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Spokane, Washington  Est. May 19, 1883
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100 years ago in Spokane: Hope alive locally for Spokane senator’s presidential aspirations

The Spokesman-Review’s editorial page was a staunch supporter, and the editors certainly believed that a Poindexter victory was in the cards. (SR archives)
The Spokesman-Review’s editorial page was a staunch supporter, and the editors certainly believed that a Poindexter victory was in the cards. (SR archives)

The national Republican convention was getting underway in Chicago, and local Republicans had still not given up on the idea of a presidential candidate from Spokane.

Sen. Miles Poindexter had performed poorly in nearly every primary, but a Spokesman-Review correspondent at the convention reported that “the recent turn of events has brought the Poindexter candidacy to something resembling a real boom.”

None of the three leading candidates appeared to have enough delegates to win the nomination outright. That meant a compromise candidate might have to be found, and Poindexter’s boosters believed their man from Spokane would be the obvious choice.

Poindexter explained why he might be the perfect compromise candidate in case of a deadlock. All of the leading candidates were “inclined to be friendly to me, and not to each other.”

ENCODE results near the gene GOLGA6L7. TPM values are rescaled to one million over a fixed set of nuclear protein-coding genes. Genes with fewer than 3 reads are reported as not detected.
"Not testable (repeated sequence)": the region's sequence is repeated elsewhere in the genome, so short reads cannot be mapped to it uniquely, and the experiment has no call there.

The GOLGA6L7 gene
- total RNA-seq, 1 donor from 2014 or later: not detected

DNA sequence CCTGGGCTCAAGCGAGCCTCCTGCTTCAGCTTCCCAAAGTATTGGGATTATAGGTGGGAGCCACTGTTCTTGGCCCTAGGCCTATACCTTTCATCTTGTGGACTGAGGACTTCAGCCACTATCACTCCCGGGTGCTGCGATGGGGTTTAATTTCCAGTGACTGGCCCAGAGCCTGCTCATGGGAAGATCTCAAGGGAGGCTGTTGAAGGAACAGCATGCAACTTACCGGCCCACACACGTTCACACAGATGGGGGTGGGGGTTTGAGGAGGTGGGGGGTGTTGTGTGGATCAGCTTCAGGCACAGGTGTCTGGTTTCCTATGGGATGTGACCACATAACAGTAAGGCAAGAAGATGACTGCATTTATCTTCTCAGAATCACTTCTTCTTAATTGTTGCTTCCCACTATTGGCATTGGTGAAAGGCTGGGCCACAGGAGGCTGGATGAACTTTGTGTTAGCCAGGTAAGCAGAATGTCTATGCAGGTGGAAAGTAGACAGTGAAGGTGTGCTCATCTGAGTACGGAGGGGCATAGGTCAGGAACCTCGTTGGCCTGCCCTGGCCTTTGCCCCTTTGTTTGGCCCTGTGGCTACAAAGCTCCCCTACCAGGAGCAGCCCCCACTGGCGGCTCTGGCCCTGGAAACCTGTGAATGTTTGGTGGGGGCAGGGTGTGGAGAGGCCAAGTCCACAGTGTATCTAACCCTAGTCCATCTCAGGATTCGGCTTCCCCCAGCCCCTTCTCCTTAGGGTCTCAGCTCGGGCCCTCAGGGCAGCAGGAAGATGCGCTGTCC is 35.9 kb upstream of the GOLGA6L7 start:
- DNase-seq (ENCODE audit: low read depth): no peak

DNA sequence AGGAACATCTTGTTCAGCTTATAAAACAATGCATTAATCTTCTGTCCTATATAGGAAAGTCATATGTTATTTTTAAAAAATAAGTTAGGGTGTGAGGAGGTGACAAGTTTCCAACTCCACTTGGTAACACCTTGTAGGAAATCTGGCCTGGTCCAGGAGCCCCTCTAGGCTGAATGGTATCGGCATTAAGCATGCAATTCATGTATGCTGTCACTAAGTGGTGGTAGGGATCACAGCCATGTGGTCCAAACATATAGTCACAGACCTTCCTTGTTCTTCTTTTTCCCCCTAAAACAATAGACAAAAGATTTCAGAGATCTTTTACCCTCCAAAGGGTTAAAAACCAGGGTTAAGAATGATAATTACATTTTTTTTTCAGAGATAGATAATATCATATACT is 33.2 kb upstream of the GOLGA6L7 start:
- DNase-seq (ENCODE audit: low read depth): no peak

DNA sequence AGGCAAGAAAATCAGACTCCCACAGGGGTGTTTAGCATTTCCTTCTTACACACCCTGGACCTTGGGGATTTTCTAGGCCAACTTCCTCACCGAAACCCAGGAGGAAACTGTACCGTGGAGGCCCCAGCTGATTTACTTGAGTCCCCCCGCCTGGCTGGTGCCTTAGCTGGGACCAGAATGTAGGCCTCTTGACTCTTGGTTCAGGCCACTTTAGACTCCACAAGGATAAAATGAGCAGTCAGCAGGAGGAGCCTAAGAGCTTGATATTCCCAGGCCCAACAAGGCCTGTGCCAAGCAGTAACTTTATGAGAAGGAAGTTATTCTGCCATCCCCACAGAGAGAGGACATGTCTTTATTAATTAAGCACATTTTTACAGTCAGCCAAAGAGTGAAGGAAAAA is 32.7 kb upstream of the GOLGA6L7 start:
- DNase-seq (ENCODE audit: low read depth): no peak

“I want to remind you that this analysis of the situation is not only mine, but is that of some of the shrewdest politicians in the nation,” Sen. Poindexter said.

The Spokesman-Review’s editorial page was a staunch supporter, and the editors certainly believed that a Poindexter victory was in the cards.

“Poindexter is presidential possibility, indeed, a presidential probability, because he has a broad national point of view, a set of principles that will not let political expediency come ahead of what he considers right, and an abiding determination to preserve intact the solid groundwork on which this country was built,” said an editorial.

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